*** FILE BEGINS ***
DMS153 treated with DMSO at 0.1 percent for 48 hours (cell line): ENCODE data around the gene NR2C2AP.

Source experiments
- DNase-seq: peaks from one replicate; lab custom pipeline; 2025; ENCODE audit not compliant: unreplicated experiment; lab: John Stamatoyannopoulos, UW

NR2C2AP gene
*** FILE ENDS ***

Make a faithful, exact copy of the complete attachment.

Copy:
DMS153 treated with DMSO at 0.1 percent for 48 hours (cell line): ENCODE data around the gene NR2C2AP.

Source experiments
- DNase-seq: peaks from one replicate; lab custom pipeline; 2025; ENCODE audit not compliant: unreplicated experiment; lab: John Stamatoyannopoulos, UW

NR2C2AP gene